The Four-Seasons Saab Convertible – Part 3

Here’s another entry celebrating the year-round adaptability of the Saab Convertible – a car built for winter conditions and lots of summer fun!

Martin D is a big fan of the classic yellow Saab convertible. In fact, he’s got a few of them in the family and has sent through a few images of them. As you can see, they both get regular use, no matter how cold the season!

Click to enlarge.

Parked top-down in the snow….


Picking up the Christmas Tree…..

At a skiing holiday….

At the Saab Support Convoy in Russelsheim….


My thanks to Martin for the images.

I’ve got a bunch more, too. It seems there are a LOT of people who love their winter convertibles 🙂

13 thoughts on “The Four-Seasons Saab Convertible – Part 3”

  1. Love the yellow convertibles…. simply yummy. It makes a bold statement without, in my opinion, being obnoxious. Hauling the Christmas tree in one makes it a true SUC (Sport Utility Convertible).

  2. Hallo Martin!
    Freu mich über die praktischen Eigenschaften deines/eures Cabrios, – und dass ich dich hier wieder entdeckt habe…

    Martin, Bad Ischl


      Sent out this link yesterday already, but it got snowed under.

      But seriously, this seems like a pretty thorough study. What it comes down to is that you shouldn’t drive faster than 55mph with the top down. The Saab was the quietest with the top up, of course that is a useless statement in a study about top down driving.

      Any convertible drivers here that want to share their thoughts? OR SHOULD I SPEAK _L_O_U_D_E_R_?

        • Probably it will help a bit. A targa design would be even better. What it definitely doesn’t help with is the noise coming from passing traffic. For instance, in NY state the noise level laws are not enforced at all. The noise levels of motorcycles can easily be above 100dB, i.e. a level where extended exposure can lead to hearing loss. If you’re driving with the top down in heavy traffic for extended periods of time, the surrounding traffic will be a bit part of the noise ‘load’ that you’re experiencing. It’s probably a good idea to raise the windows in traffic.

          • Ah – good that you mentionned the raised windows. I was assuming that they tested it with raised windows, but you’re probably quite right that they did it with lowered windows. I would love to see some figures of raised windows and wind deflector combined. For what it’s worth, I recently tested the BMW 1 convertible, Volvo C70 and 9-3 convertible side by side, and it struck me that with the top down (but raised windows) the 9-3 appeared to be the quitest.

  3. Hi Swade,

    Thanks for posting. To be honest, I do not run more than one Saab in my family.
    The first car shown is the predecessor of the “skiing” convertible.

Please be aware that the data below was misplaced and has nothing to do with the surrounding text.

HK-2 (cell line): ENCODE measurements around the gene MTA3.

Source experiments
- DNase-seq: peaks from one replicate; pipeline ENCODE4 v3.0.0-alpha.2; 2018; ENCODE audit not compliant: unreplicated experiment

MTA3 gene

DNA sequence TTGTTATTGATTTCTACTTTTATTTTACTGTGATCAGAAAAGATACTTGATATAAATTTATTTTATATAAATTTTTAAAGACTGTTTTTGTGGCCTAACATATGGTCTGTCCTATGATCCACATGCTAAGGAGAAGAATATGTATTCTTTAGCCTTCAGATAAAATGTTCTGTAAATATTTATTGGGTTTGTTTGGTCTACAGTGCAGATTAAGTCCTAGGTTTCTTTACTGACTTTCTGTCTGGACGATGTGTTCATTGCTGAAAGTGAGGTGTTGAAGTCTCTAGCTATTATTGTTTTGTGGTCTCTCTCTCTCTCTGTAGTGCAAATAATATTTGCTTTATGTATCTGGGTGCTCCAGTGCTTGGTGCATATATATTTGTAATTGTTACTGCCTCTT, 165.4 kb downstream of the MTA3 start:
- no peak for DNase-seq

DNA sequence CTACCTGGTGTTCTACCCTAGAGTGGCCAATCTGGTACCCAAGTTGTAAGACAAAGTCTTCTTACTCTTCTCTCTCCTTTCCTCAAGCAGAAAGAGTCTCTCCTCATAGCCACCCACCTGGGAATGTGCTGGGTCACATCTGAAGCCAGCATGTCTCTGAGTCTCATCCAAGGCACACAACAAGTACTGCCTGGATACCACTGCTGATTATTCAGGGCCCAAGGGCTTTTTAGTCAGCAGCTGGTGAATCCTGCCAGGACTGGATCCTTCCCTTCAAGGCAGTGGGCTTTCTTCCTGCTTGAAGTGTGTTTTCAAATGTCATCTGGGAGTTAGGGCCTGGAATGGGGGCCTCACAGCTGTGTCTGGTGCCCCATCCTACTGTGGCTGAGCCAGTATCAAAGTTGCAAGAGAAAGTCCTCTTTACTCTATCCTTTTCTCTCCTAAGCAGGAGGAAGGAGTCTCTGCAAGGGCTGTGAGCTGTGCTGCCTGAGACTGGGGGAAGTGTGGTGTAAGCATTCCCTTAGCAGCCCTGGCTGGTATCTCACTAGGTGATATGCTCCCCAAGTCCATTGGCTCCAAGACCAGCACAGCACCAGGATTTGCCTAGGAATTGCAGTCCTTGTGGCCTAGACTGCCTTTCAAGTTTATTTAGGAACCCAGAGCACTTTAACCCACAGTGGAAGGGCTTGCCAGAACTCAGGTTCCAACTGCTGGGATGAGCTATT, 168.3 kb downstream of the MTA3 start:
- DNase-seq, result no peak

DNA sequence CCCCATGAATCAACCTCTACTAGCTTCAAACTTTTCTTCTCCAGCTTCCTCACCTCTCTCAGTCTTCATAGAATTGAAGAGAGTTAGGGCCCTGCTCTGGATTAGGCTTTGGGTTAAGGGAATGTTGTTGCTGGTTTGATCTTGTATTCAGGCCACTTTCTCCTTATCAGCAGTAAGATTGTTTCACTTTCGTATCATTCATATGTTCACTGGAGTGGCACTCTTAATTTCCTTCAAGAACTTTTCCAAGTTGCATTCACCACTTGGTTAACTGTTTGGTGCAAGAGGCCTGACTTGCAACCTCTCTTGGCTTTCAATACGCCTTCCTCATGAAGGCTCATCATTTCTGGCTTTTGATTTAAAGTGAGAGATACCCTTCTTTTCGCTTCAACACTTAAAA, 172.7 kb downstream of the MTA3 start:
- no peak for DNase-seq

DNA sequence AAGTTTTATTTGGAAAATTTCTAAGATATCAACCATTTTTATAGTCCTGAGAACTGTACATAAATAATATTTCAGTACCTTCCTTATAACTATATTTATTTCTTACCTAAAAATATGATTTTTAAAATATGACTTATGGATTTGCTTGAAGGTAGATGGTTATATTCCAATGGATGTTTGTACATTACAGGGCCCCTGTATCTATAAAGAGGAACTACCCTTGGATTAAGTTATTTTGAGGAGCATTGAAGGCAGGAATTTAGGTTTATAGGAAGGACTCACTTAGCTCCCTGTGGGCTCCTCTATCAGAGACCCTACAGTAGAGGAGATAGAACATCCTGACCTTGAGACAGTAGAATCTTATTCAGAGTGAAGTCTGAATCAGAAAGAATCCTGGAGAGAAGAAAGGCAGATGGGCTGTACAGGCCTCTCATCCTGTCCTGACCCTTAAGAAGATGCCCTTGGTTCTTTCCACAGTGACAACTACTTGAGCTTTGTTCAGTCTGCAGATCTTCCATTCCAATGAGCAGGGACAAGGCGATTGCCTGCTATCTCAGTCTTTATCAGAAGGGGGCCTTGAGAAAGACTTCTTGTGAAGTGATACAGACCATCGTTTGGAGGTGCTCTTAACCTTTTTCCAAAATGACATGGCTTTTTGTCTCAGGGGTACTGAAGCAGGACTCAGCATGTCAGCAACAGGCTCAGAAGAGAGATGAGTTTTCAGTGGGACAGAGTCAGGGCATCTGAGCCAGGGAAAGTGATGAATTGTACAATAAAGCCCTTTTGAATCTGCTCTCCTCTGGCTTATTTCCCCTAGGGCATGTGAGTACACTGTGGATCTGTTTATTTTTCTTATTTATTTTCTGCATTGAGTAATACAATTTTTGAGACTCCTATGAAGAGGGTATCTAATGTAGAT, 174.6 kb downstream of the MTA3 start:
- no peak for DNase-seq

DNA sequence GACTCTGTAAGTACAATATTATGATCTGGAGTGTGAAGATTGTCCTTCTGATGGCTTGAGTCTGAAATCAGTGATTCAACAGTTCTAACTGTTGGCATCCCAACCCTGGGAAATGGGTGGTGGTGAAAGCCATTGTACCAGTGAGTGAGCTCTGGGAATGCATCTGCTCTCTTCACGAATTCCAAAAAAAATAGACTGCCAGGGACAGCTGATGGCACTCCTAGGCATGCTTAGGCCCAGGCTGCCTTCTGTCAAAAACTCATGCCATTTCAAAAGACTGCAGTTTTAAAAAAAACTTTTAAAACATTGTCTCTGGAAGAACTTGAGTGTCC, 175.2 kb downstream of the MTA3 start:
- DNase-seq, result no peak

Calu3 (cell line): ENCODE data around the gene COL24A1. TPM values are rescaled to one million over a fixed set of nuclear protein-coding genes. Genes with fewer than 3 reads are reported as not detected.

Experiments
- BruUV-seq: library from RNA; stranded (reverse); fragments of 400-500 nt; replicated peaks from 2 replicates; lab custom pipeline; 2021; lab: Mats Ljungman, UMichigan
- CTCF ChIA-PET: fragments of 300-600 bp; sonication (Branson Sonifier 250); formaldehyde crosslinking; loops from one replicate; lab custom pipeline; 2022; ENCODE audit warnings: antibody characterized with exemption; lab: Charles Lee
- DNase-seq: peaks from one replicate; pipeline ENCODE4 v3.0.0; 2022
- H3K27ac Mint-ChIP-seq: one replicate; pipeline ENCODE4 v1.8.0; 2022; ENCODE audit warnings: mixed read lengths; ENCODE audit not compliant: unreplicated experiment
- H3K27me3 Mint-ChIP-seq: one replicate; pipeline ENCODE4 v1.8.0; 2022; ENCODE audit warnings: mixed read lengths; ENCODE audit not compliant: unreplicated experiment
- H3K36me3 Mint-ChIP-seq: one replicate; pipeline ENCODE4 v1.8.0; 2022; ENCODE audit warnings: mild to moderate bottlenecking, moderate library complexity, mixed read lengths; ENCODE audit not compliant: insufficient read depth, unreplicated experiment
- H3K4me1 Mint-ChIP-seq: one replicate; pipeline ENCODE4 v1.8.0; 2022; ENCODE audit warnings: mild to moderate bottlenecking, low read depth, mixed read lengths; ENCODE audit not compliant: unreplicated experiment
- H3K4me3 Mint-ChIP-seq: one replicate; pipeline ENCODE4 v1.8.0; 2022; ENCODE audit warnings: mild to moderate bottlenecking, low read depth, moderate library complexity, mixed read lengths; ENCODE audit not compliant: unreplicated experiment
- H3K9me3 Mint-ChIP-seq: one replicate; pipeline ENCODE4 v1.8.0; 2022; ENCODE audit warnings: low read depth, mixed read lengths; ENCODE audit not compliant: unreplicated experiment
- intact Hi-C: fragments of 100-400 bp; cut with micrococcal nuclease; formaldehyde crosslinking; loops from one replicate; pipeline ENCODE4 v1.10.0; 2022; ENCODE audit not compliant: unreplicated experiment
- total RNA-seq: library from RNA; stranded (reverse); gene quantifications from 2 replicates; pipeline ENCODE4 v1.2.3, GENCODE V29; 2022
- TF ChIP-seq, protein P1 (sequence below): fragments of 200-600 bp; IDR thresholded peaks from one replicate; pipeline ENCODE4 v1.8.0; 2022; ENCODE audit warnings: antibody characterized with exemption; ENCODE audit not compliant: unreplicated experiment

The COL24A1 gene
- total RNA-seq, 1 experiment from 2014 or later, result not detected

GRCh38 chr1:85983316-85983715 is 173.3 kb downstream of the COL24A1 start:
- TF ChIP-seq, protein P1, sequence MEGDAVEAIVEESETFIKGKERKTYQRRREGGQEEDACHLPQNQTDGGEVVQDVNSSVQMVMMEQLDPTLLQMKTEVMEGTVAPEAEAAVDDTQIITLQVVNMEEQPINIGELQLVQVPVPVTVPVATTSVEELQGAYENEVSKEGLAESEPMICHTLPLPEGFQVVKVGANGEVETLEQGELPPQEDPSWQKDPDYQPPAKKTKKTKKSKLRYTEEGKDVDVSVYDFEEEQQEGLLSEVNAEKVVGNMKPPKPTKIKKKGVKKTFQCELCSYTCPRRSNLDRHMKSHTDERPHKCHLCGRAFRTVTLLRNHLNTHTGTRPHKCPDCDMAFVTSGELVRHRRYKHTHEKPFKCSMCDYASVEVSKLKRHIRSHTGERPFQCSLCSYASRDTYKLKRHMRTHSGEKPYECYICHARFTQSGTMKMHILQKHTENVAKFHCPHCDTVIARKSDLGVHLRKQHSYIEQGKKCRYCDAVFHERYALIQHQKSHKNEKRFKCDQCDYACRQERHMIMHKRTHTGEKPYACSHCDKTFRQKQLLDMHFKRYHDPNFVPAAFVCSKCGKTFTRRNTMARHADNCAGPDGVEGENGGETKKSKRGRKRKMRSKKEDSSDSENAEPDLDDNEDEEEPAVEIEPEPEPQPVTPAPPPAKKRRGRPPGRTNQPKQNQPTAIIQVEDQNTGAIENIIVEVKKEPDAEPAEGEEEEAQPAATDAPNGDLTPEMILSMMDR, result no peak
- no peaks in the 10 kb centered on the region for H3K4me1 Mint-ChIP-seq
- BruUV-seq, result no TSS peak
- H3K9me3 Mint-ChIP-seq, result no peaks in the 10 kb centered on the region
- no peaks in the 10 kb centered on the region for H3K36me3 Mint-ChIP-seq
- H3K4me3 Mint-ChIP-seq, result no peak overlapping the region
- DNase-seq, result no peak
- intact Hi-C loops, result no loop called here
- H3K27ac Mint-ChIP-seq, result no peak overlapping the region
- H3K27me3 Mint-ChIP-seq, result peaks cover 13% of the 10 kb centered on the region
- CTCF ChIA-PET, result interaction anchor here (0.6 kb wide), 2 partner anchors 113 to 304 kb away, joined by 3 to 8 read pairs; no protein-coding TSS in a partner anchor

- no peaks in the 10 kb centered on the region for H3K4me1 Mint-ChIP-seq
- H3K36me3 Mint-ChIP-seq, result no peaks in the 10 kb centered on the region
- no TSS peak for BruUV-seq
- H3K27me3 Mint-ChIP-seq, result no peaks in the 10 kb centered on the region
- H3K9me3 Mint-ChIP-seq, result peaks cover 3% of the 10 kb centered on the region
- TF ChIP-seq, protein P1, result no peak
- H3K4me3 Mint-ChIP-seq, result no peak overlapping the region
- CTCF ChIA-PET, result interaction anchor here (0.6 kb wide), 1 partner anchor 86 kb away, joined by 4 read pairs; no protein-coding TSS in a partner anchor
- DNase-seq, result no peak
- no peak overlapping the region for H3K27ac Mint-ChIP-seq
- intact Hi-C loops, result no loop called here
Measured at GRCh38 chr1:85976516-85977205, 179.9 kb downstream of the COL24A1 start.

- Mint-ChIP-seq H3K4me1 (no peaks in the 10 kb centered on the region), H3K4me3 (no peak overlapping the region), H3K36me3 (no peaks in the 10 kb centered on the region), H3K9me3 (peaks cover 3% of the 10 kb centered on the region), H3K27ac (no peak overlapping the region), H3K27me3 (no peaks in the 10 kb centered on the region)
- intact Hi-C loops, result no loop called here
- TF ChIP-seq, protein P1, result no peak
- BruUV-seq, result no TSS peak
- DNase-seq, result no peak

In Germany only convertibles are/were available in yellow and when the new 9.3 appeared in 2004, I didn’t like the lime yellow too much, but I didn’t give up hope:
    First step was to run a small poll in two German forums (one about Saabs and one about convertibles) to ask people which color they like more.
    A guy did a photoshop job to virtually paint a new 9.3 monte-carlo-yellow, so people could see the difference clearly.
    And guess what, the poll had a very clear tendency towards monte!
    There was even another guy writing to Saab Germany whether a monte yellow would come available for the new 9.3.
    But Saab Germany let us down by saying “No plans for a monte yellow 9.3 body paint”

    In 2006 I was quite close to buying one of the electric blue Anniversary edition convertibles, but I didn’t do it in the end.

    Finally, at the end of 2007 I read the exciting news that Saab is gonna bring a new yellow for the convertible.
    It did not take too long to sign an order for this great car, and I did not regret that for a second ever since!

  4. I am confused. Being new to the Saab world (bought a 2008 9-5 cpo ss) I am curious what the fuss is all about a 4 seasons saab converible? Couldn’t any convertible on the market with fwd and heated seats brave four seasons? No offense to Vauxhall/Opel 9–3 owners out there I just do not see what is exciting about having ice and sludge flying around one’s head at 50 mph. Especially in a Vauxhall convertible. The body quivering alone in that platform is enough to send shivers up my spine. I test drove a 2007 9-3 ‘ vertible at a Maryland dealer in February once and golly that is no joy machine, IMHO.

    However the 9-5 has body shudder but much less like the Parkinsonian 9-3.

  5. @9-5love:
    Of course, many other 4 seater convertibles could stand winter seasons.
    But this is a SAAB enthusiast’s forum, so why shouldn’t we share our pictures of SAAB convertibles used in winter time?

    And for the current 9.3 convertible: maybe it shares some parts with Vauxhall/Opel, but neverheless it is a great car with great looks, riding comfort, turbo fun and so on.
    And it does not quiver more than other convertibles (the old 9.3 made until 2003 really did quiver, I can tell you!).

    But as you said, in your humble opinion it is no joy machine.
    In my humble opinion it is the most driving fun I ever had in 30 years of motoring with 9 cars I owned (including 5 convertibles: Volkswagen Beetle, Ford Escort, Alfa Spider, Saab 9.3-I and now Saab 9.3-II)

    I hope you can enjoy your 9.5 (a great car IMHO although I never drove one)

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